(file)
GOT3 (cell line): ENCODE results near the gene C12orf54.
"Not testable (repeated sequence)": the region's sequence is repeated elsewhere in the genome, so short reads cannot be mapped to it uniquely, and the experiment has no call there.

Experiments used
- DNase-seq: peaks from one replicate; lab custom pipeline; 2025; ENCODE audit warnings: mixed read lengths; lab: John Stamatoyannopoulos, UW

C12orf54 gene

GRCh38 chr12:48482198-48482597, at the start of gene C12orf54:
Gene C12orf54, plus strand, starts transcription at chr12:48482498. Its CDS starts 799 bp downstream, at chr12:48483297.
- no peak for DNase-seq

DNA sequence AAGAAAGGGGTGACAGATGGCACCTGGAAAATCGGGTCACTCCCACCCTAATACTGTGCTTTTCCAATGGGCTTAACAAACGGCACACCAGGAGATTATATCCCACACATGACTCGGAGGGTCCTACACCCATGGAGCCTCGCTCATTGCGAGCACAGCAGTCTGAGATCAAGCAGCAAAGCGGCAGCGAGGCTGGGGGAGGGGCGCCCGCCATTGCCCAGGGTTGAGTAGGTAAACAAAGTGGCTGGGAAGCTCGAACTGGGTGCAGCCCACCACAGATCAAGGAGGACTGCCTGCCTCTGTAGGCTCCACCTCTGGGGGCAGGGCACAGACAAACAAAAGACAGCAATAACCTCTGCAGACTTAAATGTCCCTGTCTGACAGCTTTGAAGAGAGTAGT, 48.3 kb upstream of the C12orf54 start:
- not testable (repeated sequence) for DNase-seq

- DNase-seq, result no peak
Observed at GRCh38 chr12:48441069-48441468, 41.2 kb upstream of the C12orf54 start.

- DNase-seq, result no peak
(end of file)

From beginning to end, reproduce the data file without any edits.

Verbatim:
GOT3 (cell line): ENCODE results near the gene C12orf54.
"Not testable (repeated sequence)": the region's sequence is repeated elsewhere in the genome, so short reads cannot be mapped to it uniquely, and the experiment has no call there.

Experiments used
- DNase-seq: peaks from one replicate; lab custom pipeline; 2025; ENCODE audit warnings: mixed read lengths; lab: John Stamatoyannopoulos, UW

C12orf54 gene

GRCh38 chr12:48482198-48482597, at the start of gene C12orf54:
Gene C12orf54, plus strand, starts transcription at chr12:48482498. Its CDS starts 799 bp downstream, at chr12:48483297.
- no peak for DNase-seq

DNA sequence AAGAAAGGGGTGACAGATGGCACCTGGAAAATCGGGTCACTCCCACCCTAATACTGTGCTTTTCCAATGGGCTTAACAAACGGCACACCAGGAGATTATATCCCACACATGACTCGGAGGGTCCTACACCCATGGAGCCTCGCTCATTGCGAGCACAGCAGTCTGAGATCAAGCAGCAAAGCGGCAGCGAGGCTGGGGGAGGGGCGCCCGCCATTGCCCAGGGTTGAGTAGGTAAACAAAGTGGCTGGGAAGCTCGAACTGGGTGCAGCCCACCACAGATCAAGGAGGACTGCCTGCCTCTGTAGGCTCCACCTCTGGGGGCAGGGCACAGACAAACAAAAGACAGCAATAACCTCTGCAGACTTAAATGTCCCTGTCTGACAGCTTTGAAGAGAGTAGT, 48.3 kb upstream of the C12orf54 start:
- not testable (repeated sequence) for DNase-seq

- DNase-seq, result no peak
Observed at GRCh38 chr12:48441069-48441468, 41.2 kb upstream of the C12orf54 start.

- DNase-seq, result no peak